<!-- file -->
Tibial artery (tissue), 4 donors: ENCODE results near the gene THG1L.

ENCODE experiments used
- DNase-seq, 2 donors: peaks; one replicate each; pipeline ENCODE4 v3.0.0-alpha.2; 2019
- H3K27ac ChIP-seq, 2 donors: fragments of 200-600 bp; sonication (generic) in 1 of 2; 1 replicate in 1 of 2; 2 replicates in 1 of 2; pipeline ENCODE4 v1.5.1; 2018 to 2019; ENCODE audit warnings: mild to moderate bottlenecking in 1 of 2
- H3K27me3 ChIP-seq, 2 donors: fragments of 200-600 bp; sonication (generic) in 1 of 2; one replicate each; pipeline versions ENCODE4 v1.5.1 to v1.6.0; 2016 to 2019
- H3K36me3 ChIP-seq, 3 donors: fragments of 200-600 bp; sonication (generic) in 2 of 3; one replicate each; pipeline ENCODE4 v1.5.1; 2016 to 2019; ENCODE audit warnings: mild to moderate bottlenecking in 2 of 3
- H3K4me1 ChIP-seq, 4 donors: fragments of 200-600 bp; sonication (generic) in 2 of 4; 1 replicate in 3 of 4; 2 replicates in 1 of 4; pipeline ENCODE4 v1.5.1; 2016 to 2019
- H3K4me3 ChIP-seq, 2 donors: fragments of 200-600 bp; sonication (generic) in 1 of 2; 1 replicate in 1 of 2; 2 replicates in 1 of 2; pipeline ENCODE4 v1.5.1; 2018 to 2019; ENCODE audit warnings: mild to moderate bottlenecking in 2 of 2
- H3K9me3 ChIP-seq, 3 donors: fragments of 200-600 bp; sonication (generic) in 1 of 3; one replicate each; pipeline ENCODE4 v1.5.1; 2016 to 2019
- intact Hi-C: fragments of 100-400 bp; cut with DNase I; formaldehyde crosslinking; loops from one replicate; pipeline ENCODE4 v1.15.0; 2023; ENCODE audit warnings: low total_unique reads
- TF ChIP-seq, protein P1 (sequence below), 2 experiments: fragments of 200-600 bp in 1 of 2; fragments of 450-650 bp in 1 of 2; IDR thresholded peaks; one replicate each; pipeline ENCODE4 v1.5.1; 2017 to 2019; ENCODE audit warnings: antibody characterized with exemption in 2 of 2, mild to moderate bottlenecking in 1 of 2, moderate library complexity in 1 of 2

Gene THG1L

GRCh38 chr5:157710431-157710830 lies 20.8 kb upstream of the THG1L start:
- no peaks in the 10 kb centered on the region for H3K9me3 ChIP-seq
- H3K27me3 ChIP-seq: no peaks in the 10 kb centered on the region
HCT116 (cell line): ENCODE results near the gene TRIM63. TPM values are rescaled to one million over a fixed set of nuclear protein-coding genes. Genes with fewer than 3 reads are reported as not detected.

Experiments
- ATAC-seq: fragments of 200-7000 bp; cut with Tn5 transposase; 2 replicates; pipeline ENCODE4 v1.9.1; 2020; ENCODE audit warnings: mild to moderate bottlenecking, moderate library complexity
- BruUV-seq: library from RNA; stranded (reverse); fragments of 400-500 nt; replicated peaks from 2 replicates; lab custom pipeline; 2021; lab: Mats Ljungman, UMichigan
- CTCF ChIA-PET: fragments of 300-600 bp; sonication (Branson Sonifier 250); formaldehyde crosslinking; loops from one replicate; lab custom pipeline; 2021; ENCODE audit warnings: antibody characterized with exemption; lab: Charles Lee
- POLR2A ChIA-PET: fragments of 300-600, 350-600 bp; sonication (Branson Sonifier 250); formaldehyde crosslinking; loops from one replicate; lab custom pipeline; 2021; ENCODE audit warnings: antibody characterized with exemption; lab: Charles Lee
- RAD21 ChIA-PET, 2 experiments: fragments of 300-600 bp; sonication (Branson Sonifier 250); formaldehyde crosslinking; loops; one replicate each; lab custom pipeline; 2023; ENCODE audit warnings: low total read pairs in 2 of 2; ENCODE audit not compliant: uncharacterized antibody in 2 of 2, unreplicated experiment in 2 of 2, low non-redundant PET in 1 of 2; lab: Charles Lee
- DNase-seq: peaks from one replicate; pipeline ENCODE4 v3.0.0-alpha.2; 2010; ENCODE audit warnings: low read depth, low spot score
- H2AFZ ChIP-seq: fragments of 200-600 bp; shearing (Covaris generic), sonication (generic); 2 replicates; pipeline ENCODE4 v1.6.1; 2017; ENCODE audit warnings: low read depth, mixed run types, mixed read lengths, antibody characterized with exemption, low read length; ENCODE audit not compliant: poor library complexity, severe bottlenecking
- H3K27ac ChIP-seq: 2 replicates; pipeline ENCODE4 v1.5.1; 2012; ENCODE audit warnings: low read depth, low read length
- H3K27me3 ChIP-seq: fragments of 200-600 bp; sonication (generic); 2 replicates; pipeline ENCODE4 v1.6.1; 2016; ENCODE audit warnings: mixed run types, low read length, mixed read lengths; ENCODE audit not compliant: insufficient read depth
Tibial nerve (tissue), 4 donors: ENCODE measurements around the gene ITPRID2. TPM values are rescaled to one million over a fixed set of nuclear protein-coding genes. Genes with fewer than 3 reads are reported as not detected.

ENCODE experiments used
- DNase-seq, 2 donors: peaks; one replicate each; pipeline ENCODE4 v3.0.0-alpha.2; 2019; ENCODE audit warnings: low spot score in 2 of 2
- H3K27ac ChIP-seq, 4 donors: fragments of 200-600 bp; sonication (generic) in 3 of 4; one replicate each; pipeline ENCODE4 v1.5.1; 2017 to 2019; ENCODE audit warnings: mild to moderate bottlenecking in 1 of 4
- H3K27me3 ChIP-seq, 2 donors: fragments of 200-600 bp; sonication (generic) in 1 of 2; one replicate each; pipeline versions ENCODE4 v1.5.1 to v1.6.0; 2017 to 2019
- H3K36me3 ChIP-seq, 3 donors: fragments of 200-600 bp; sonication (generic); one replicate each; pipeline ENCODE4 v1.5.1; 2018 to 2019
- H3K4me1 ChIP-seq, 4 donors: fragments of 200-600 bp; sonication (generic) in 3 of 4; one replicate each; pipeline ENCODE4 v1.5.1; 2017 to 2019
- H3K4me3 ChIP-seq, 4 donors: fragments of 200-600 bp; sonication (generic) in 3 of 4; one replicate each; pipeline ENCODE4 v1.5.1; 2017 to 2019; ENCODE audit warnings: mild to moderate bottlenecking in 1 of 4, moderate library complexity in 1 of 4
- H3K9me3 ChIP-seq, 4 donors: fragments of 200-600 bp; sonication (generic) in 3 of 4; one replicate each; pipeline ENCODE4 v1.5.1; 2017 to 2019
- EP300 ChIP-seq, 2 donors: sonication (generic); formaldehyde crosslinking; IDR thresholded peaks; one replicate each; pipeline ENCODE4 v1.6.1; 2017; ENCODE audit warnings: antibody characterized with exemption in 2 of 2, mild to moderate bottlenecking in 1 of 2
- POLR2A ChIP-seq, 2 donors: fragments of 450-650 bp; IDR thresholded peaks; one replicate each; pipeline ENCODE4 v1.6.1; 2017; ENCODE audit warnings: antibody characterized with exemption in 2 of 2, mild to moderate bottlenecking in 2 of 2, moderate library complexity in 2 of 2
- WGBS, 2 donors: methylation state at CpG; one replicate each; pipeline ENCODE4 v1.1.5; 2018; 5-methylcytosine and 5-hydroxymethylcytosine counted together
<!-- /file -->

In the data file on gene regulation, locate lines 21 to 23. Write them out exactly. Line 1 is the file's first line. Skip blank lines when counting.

- POLR2A ChIA-PET: fragments of 300-600, 350-600 bp; sonication (Branson Sonifier 250); formaldehyde crosslinking; loops from one replicate; lab custom pipeline; 2021; ENCODE audit warnings: antibody characterized with exemption; lab: Charles Lee
- RAD21 ChIA-PET, 2 experiments: fragments of 300-600 bp; sonication (Branson Sonifier 250); formaldehyde crosslinking; loops; one replicate each; lab custom pipeline; 2023; ENCODE audit warnings: low total read pairs in 2 of 2; ENCODE audit not compliant: uncharacterized antibody in 2 of 2, unreplicated experiment in 2 of 2, low non-redundant PET in 1 of 2; lab: Charles Lee
- DNase-seq: peaks from one replicate; pipeline ENCODE4 v3.0.0-alpha.2; 2010; ENCODE audit warnings: low read depth, low spot score